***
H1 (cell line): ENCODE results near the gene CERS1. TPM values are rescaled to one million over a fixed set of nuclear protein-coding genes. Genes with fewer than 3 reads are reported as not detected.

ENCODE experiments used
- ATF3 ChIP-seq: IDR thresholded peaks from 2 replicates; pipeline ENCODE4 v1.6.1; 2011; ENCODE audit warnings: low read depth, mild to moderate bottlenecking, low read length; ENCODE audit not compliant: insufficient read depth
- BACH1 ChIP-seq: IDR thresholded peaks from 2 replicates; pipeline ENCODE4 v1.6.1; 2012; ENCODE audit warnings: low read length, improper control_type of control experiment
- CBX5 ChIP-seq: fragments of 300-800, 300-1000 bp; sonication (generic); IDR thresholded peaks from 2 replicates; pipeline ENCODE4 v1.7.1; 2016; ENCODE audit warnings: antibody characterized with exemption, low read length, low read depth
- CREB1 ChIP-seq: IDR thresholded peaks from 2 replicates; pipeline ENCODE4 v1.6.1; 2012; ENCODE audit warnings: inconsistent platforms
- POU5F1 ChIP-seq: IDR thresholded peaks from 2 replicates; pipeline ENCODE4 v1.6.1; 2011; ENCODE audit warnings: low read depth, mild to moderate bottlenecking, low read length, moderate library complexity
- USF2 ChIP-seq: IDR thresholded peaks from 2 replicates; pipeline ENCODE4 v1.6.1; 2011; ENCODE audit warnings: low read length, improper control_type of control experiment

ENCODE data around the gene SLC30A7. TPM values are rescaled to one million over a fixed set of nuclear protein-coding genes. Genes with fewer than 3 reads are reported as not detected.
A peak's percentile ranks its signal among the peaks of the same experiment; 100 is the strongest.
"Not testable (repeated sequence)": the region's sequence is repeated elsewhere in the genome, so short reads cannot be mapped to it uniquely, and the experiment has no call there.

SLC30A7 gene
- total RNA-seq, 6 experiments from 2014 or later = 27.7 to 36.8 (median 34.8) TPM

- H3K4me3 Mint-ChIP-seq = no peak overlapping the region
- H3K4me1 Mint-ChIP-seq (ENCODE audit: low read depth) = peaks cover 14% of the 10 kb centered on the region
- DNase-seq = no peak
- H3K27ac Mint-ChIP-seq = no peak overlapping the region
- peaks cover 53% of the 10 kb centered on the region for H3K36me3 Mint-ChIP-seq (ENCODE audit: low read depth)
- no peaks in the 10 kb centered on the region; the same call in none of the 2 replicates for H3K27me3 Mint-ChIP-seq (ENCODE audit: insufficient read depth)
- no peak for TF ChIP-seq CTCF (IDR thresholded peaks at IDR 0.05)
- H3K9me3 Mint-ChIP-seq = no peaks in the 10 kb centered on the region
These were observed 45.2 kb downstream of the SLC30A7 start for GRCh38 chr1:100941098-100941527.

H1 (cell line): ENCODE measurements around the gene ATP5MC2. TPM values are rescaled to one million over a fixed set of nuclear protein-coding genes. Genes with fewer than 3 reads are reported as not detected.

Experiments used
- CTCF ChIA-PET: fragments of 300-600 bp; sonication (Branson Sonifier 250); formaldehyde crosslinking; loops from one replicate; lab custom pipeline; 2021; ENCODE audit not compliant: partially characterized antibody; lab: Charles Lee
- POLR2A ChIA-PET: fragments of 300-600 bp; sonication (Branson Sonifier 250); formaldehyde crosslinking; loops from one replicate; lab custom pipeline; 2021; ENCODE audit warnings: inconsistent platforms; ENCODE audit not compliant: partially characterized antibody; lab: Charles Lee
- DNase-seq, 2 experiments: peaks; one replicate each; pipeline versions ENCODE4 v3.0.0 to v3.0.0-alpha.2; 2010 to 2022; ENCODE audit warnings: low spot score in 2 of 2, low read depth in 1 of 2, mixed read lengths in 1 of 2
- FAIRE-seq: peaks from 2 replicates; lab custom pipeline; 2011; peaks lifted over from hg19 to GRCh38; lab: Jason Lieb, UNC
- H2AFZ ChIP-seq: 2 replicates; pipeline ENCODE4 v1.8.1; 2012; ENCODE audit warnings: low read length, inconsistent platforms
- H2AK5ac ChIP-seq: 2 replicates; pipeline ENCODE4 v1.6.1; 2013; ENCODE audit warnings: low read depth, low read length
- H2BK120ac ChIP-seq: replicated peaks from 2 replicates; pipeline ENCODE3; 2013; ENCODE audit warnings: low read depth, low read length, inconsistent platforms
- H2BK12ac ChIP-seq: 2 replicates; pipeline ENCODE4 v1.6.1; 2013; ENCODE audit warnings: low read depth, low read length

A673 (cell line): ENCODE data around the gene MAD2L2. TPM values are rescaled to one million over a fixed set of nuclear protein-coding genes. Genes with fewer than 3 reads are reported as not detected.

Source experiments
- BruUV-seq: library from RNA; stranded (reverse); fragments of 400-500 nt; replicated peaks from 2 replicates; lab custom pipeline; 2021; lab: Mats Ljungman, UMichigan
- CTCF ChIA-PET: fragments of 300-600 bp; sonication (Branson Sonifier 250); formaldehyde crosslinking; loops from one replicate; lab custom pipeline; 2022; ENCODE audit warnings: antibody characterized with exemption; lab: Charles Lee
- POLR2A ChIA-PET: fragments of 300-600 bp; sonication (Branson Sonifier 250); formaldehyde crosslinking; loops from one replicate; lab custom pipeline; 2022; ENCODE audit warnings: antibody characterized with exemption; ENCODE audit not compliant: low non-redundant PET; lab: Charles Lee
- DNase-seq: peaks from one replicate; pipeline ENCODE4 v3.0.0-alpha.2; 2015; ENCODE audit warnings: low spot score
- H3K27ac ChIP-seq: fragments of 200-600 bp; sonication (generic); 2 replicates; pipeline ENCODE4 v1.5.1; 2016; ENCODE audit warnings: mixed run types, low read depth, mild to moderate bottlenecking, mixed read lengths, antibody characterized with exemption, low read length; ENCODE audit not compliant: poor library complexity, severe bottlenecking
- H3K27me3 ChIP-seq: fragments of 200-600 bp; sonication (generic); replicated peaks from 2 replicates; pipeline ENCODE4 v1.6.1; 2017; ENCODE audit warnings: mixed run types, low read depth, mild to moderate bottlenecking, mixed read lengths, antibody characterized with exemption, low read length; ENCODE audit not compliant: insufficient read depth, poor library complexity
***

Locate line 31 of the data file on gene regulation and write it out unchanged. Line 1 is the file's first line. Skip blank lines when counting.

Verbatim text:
- H2BK120ac ChIP-seq: replicated peaks from 2 replicates; pipeline ENCODE3; 2013; ENCODE audit warnings: low read depth, low read length, inconsistent platforms